The Scalar class is used for user defined one-dimensional variables. Specifically, users can define functions of scalar variables (i.e., functions defined over multiple scalar variables with a one-dimensional codomain) using instances of Scalar in order to simultaneously calculate the function value and first derivative at a pre-chosen point of evaluation using forward mode automatic differentiation. Objects of the Scalar class are initialized with a value (i.e., the point of evaluation) which is stored in the class attribute self._val (n.b., as the single underscore suggests, this attribute should not be directly accessed or modified by the user). Additionally, Scalar objects – which could be either individual scalar variables or expressions of scalar variables – keep track of their own derivatives in the class attribute self._jacobian. This derivative is implemented as a dictionary with Scalar objects serving as the keys and real numbers as values. Note that each Scalar object's _jacobian attribute has an entry for all scalar variables which the object might interact with (see AutoDiff Initializer section for more information).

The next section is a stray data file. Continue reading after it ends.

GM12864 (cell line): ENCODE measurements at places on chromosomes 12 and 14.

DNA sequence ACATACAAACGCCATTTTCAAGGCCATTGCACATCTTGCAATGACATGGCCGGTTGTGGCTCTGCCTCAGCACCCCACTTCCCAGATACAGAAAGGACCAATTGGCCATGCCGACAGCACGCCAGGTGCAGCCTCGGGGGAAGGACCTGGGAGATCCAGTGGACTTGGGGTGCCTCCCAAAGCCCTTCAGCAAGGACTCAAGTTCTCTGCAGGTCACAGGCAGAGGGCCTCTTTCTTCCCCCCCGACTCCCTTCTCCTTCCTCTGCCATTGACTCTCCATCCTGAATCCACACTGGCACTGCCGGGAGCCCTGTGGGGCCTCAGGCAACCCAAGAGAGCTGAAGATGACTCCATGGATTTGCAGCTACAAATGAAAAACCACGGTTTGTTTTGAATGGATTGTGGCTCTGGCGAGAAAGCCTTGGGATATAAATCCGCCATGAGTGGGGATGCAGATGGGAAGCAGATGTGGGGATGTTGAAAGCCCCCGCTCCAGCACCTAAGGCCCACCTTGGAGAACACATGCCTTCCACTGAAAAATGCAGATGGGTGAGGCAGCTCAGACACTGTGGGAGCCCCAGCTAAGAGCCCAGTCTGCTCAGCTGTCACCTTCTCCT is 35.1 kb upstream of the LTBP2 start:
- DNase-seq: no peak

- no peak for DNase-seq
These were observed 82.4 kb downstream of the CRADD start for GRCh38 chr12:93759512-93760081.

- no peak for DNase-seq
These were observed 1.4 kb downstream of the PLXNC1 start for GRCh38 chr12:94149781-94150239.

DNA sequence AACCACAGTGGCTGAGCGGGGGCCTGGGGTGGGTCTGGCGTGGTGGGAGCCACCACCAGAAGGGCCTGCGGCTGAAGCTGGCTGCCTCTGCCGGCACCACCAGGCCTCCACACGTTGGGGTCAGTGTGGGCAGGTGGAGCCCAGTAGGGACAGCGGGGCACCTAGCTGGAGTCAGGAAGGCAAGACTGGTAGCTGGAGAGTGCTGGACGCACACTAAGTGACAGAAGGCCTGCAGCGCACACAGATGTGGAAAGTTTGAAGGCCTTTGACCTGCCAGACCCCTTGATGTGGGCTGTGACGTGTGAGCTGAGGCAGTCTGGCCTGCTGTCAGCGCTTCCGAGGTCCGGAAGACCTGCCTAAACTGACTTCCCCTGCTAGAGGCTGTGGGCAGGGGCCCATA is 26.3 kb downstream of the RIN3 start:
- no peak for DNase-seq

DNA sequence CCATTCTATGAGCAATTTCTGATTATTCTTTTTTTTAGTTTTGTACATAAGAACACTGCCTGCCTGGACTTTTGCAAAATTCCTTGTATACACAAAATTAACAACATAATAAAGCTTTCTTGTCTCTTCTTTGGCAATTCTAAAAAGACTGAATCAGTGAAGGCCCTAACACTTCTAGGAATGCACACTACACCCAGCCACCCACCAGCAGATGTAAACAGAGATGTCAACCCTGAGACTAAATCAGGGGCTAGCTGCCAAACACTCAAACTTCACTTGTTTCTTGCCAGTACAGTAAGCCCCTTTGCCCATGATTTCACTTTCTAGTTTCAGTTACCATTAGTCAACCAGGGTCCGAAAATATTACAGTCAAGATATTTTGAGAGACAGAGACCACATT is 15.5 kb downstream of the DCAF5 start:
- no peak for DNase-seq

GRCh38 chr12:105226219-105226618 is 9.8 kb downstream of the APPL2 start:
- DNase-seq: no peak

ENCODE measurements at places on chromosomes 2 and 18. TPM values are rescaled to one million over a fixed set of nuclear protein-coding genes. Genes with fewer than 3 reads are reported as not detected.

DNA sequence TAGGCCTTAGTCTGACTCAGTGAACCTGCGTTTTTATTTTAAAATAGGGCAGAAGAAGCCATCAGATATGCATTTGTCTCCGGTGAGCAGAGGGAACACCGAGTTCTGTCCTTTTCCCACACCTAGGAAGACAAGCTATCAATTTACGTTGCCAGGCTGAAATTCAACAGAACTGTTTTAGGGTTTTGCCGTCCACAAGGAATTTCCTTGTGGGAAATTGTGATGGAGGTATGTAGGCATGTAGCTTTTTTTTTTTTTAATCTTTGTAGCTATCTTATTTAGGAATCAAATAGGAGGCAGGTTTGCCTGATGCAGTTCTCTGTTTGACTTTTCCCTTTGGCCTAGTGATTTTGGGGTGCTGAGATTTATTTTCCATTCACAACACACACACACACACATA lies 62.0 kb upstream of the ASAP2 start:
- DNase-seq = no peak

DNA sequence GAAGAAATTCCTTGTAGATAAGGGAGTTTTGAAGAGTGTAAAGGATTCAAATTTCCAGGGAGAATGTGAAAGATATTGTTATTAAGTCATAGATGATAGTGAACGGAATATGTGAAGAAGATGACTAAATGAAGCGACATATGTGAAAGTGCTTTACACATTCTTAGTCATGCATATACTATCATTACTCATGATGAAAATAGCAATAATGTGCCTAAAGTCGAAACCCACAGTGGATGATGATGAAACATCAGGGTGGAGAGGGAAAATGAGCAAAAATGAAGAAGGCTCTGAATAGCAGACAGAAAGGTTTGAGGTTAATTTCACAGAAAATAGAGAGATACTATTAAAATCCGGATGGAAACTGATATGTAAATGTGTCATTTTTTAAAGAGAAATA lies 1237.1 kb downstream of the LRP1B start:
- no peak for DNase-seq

Users interact with Scalar objects in two ways:
- eval(self): This method allows users to obtain the value for a Scalar object at the point of evaluation defined when the user first initialized their Scalar objects. Specifically, this method returns the float self._val.